Public cloud has been around for about a decade; during that time we’ve gone through a very rapid evolution from skepticism, to experimentation, to a great debate about private versus public cloud and which is best. Through this debate, it’s become evident that the vast majority of enterprises will use private and public clouds together to enable their business. As simplistic as that sounds, managing a hybrid cloud environment can be costly and complex. Today, hybrid cloud is here to stay and almost every organization and cloud player realizes it’s all about the right workload in the right environment whether that is a private or public cloud.

While hybrid is here to stay, that’s not to say that it’s easy. There are significant differences between public and private clouds, and it’s hard to write applications that can move easily between these environments, let alone provide a consistent experience for developers. Developers want to be able to develop in the public cloud and deploy in the private cloud, for instance. While just about everyone knows that they need hybrid cloud capabilities, it’s not been easy, especially for organizations who want an open approach that can extend to work with multiple public clouds.

We have seen a natural distribution of existing applications, some that belong on-premises, and some that belong in public cloud. The challenge — and the magic — is in getting those applications to all work together. In essence, allowing applications to extend across environments where they can take advantage of applications and services residing in other data centers and clouds.

One of the things that makes hybrid hard is that while cloud generally abstracts underlying hardware and resources, these abstractions are different in various clouds. It’s actually a good thing – enabling the rapid innovation and expansion of cloud platform capabilities that we’ve seen over the last several years – but those differences can become a real hindrance for enterprises implementing hybrid cloud.

It’s with these challenges in mind that engineering teams from Cisco and Google Cloud started working together on a new solution. We wanted to enable applications to take advantage of the best of the cloud, and seamlessly integrate with existing IT assets on-premises. We wanted to ultimately offer a consistent environment on-premises and in the cloud so developers could develop wherever they want, and deploy wherever they want. We wanted to do it in a modern way that would enable continuous rapid innovation. The result is a solution that will deliver cloud agility and scale, coupled with enterprise-class security and support.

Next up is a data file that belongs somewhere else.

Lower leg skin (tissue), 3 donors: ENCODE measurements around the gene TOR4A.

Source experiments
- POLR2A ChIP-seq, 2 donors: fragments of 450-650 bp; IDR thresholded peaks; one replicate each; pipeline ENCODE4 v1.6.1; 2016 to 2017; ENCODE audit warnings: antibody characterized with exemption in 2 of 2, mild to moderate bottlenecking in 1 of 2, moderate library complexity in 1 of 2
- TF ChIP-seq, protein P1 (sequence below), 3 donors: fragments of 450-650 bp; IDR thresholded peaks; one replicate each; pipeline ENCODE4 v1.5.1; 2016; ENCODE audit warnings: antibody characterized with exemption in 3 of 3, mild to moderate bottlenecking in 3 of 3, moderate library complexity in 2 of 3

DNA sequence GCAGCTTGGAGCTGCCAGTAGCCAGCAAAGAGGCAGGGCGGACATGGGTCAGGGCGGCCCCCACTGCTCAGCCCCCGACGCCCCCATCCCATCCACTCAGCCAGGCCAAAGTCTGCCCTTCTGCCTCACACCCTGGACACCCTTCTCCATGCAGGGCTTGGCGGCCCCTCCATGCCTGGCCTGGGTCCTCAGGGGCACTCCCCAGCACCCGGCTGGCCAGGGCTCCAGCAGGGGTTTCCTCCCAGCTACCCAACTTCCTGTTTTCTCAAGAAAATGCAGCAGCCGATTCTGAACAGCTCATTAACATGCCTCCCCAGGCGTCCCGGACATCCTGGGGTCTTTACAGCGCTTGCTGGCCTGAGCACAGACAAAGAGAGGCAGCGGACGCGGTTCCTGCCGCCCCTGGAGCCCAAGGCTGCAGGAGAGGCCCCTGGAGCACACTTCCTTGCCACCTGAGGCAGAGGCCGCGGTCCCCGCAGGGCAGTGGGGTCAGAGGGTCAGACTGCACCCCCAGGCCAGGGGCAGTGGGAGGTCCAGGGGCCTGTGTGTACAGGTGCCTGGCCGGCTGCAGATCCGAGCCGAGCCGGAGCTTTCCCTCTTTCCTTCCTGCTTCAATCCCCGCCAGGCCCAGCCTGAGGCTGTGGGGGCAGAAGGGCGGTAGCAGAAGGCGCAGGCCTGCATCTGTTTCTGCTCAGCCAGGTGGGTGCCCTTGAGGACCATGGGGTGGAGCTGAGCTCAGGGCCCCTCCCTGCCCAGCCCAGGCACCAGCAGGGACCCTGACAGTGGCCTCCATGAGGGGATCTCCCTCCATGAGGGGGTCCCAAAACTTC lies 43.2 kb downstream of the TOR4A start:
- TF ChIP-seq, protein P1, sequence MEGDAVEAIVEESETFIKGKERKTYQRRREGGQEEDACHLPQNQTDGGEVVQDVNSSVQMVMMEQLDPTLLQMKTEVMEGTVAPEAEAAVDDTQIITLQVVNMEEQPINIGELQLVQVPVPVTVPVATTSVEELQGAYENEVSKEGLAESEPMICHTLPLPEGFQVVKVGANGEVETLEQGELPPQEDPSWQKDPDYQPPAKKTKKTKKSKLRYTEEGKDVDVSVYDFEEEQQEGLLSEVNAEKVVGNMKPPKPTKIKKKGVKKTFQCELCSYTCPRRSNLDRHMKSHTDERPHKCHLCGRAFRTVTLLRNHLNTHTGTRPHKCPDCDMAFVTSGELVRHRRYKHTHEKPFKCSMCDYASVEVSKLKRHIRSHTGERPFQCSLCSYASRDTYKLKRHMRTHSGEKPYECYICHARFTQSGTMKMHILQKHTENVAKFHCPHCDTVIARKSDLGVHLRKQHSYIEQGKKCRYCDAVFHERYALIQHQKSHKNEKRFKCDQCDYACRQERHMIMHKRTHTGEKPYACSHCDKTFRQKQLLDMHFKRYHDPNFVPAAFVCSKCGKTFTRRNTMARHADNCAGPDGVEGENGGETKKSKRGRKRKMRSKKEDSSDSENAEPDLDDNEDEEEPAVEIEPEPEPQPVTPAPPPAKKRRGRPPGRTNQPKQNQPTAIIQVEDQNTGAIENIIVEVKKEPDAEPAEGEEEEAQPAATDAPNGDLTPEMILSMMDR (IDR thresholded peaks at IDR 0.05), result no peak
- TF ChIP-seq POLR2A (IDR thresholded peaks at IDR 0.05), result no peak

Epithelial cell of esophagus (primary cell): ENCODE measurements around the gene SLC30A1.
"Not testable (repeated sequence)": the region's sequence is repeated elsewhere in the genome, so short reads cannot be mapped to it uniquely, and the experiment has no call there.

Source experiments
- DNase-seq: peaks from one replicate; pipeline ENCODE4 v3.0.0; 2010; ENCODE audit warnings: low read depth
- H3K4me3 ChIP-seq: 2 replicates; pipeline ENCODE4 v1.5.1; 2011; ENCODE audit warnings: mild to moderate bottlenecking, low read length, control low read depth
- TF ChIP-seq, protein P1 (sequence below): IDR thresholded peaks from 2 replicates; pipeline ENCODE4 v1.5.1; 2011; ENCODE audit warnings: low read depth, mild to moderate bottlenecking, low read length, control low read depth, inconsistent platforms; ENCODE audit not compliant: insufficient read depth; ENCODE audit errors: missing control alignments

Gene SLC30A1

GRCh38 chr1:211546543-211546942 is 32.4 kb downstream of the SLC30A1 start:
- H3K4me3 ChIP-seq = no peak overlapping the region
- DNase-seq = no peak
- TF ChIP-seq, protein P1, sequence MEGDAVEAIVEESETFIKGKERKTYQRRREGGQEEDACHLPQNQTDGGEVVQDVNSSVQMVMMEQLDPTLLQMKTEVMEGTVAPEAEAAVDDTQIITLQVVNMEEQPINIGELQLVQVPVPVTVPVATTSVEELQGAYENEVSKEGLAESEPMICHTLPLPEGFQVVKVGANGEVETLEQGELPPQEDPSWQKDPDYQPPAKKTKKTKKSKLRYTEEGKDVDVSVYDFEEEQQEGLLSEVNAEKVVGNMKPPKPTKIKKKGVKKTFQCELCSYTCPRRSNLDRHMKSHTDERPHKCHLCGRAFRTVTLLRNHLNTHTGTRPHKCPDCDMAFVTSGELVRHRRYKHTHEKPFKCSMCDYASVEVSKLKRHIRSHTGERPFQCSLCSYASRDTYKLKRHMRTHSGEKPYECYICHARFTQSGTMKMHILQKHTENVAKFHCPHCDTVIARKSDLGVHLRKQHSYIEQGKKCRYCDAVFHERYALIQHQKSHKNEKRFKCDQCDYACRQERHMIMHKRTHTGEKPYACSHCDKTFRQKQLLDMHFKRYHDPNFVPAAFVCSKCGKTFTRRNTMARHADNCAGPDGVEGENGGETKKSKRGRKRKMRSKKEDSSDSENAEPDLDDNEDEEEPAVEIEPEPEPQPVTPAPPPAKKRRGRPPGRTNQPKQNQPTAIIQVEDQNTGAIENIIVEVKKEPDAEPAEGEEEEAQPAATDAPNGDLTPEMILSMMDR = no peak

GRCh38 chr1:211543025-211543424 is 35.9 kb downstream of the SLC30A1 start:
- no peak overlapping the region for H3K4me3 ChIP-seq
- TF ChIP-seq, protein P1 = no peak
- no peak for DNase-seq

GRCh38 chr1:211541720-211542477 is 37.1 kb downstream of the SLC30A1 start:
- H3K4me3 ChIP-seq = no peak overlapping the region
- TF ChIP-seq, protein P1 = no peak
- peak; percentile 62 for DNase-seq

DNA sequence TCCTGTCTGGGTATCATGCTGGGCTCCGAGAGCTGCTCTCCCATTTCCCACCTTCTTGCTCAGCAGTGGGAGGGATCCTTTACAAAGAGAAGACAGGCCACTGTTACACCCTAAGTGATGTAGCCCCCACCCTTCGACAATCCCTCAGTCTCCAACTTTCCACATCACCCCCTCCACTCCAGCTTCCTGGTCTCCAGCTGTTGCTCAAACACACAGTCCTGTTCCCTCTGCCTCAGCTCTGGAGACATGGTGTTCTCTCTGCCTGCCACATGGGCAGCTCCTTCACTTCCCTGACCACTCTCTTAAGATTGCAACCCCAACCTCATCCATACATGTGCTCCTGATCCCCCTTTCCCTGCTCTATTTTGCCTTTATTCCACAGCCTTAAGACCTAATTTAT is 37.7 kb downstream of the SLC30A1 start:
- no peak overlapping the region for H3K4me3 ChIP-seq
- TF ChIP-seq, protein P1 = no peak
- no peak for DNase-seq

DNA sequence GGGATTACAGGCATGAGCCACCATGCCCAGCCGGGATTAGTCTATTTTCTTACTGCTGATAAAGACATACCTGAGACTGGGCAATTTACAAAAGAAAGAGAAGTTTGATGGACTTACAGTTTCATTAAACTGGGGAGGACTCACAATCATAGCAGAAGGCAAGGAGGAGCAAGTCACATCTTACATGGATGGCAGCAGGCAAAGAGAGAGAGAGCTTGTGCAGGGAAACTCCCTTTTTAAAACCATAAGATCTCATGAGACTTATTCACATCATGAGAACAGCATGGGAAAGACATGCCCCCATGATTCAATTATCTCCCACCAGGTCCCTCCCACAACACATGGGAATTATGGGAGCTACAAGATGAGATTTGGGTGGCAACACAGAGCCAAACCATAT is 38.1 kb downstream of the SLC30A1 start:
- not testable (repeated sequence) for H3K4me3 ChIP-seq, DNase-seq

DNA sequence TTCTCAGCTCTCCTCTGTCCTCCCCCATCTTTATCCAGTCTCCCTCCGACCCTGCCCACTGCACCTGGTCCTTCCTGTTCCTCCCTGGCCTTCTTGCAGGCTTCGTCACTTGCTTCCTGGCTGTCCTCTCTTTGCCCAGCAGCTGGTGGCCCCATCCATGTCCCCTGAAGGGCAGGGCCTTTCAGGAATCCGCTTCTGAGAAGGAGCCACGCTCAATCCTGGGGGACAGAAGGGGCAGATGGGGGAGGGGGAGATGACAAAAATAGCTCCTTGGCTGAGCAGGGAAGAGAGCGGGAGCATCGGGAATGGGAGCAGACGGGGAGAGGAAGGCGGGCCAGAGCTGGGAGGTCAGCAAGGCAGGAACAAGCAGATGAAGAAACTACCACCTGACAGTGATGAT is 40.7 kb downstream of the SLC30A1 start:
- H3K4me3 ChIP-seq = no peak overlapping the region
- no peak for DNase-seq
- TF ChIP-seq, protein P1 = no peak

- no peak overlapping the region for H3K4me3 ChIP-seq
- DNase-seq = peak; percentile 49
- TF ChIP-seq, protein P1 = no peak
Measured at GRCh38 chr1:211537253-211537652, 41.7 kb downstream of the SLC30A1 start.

Our joint work led us to the new Google Cloud and Cisco strategic partnership announced today. We’re really excited about what our teams have come up with, and believe we will be able to help enterprises navigate this critical but complex space with more speed, agility, and confidence. Our solution abstracts the various capabilities in environments – including on-premises and in the cloud – enabling applications to connect with the native capabilities in whatever environment they are run in. This means developers can build modern applications wherever they want and deploy wherever they want, unlocking tremendous developer productivity. It also means that applications in the cloud can take advantage of on-premises capabilities (including existing IT systems), and applications on-premises can take advantage of new cloud capabilities. Now, you don’t need to “lift and shift” to get cloud speed and agility.

And of course, all of our teams’ innovation wouldn’t matter for enterprises if it wasn’t integrated with enterprise-grade security, networking, and infrastructure capabilities, with enterprise-grade support, all things that enterprises have come to expect from Cisco.

This partnership will enable applications to seamlessly span premises and cloud-based environments so customers can have cloud speed and scale where they need it.

We hope you are as excited about this new strategic alliance as we are. We have a lot to share with you and can’t wait to tell you more. Look for more from Cisco in the coming weeks and months. If you are a developer, be sure to check out more information on our solution components at the DevNet links below. And take a look at the blog from my colleague Nan Boden, Head of Global Technology Partners, Google Cloud.

So what do you think about the Cisco and Google open hybrid cloud solution? We’d love to see your comments.

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Kip Compton

No longer with Cisco